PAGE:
The Chronic Stupidity Of Telcos
Another interesting post I came across last night but was too engaged in something else to post then. I am not a fan of mobile advertising in any form and perhaps ridiculous ideas like this are part of the reason why !
For the record I do think that IF contextual adverts were able to work on a mobile correctly then I’d like that idea but I don’t see anyone that is making that happen yet, and the lack of decent Location API or tight enough A-GPS may well be the reason there of course but that may come in time.
Simply trying to shoe horn Ads into and onto mobiles in any shape or form you can because the agencies want to spend money there is stupid and will annoy people beyond belief in my opinion, however just because something doesn’t make sense and is not customer friendly doesn’t mean it wont happen with enough $ behind it….
Hard as it may be to believe, it gets tiresome pointing out the myriad flaws of telcos and mobile operators sometimes. There are so many, and their approach to fixing them is like squeezing a balloon: push things down in one area, and they pop up in another. So, after a while, you start to let things slide as the resignation sets in. Every once in a while, though, you see something so stupid from a telco, it makes you want to roll your chair back, and just bang your head on the desk.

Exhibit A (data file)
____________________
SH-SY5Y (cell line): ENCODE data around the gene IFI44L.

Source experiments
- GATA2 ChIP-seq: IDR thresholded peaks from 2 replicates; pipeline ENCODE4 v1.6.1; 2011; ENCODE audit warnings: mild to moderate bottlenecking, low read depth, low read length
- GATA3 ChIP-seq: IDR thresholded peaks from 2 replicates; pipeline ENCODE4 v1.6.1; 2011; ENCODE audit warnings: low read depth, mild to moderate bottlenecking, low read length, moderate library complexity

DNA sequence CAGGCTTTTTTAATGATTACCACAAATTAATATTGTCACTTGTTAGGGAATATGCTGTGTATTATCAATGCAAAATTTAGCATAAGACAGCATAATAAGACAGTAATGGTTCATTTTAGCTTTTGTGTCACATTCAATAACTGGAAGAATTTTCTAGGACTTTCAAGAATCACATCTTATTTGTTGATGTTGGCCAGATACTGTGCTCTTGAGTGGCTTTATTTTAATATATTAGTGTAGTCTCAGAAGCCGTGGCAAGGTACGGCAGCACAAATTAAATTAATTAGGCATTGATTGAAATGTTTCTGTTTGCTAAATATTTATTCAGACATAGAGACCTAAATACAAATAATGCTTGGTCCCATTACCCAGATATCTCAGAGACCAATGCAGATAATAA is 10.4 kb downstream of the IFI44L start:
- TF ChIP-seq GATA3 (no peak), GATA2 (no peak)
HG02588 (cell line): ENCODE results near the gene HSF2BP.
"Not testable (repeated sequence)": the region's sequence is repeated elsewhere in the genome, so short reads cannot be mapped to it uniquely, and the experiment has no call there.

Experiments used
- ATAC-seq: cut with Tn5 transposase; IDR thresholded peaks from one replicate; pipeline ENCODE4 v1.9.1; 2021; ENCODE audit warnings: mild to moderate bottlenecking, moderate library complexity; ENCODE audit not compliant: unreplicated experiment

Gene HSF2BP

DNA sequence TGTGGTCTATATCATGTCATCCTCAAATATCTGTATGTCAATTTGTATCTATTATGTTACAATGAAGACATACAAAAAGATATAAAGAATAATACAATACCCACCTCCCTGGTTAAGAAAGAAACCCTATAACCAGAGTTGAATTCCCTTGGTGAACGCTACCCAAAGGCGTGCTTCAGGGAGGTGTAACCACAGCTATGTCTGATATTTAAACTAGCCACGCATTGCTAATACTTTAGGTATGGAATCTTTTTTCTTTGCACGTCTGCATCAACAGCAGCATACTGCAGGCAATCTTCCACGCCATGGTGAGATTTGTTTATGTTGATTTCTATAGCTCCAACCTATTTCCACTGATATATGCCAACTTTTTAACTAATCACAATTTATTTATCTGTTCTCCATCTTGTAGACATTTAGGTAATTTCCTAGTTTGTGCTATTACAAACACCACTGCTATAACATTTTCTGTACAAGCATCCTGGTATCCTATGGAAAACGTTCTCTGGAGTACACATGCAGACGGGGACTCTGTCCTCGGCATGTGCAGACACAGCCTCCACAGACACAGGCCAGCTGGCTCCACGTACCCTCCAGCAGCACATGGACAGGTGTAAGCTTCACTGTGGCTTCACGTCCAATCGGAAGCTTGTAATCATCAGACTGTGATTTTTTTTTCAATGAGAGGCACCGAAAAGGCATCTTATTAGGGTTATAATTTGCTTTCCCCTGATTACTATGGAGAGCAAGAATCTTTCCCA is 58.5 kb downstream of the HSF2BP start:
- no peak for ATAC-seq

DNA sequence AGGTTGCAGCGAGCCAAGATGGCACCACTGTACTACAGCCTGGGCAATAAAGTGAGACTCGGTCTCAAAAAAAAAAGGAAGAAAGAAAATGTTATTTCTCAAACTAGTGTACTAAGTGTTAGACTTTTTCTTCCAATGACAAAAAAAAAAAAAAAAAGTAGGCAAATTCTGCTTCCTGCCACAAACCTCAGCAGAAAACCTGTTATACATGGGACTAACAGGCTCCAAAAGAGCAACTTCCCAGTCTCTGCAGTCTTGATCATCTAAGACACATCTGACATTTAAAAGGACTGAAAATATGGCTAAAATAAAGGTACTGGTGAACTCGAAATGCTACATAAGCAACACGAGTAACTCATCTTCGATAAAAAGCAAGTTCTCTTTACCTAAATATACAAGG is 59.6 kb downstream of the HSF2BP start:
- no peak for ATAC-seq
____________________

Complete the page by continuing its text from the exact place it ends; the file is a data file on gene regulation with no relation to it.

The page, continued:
Right now, advertising is limited on cellphones. Some of that owes to federal laws. But it’s also because carriers can’t figure out how to make phone advertising palatable to customers, Helbing [Scott Helbing, AT&T executive vice president of entertainment] says.
Under consideration: Ads integrated into cellphone ring tones. AT&T is also looking into acquiring content that can be used as an ad vehicle.
‘This is a huge (revenue) opportunity,’ Helbing says.
Ads. In Ringtones.
Maybe I will bang my head on my desk. It is unbelievable that the sheer stupidity of this idea hasn’t hit anybody at AT&T hard enough to take it off the table immediately. Then again, the company’s execs have quite the track record for verbal diarrhea.